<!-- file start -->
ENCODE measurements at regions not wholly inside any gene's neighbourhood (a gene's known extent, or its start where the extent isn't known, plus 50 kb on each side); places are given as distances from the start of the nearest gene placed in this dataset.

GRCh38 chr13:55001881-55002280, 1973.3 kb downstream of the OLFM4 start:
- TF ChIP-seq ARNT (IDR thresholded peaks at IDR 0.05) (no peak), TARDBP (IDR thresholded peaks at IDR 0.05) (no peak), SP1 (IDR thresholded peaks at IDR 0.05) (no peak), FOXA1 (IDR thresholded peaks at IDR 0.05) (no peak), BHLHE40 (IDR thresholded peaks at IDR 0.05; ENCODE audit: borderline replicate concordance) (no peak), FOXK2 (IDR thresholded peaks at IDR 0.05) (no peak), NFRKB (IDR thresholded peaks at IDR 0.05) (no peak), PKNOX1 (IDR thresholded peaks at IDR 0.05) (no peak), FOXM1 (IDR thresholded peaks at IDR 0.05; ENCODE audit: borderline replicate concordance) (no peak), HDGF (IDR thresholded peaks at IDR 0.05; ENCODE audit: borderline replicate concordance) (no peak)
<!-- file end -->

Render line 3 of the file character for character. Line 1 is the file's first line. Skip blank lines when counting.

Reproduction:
- TF ChIP-seq ARNT (IDR thresholded peaks at IDR 0.05) (no peak), TARDBP (IDR thresholded peaks at IDR 0.05) (no peak), SP1 (IDR thresholded peaks at IDR 0.05) (no peak), FOXA1 (IDR thresholded peaks at IDR 0.05) (no peak), BHLHE40 (IDR thresholded peaks at IDR 0.05; ENCODE audit: borderline replicate concordance) (no peak), FOXK2 (IDR thresholded peaks at IDR 0.05) (no peak), NFRKB (IDR thresholded peaks at IDR 0.05) (no peak), PKNOX1 (IDR thresholded peaks at IDR 0.05) (no peak), FOXM1 (IDR thresholded peaks at IDR 0.05; ENCODE audit: borderline replicate concordance) (no peak), HDGF (IDR thresholded peaks at IDR 0.05; ENCODE audit: borderline replicate concordance) (no peak)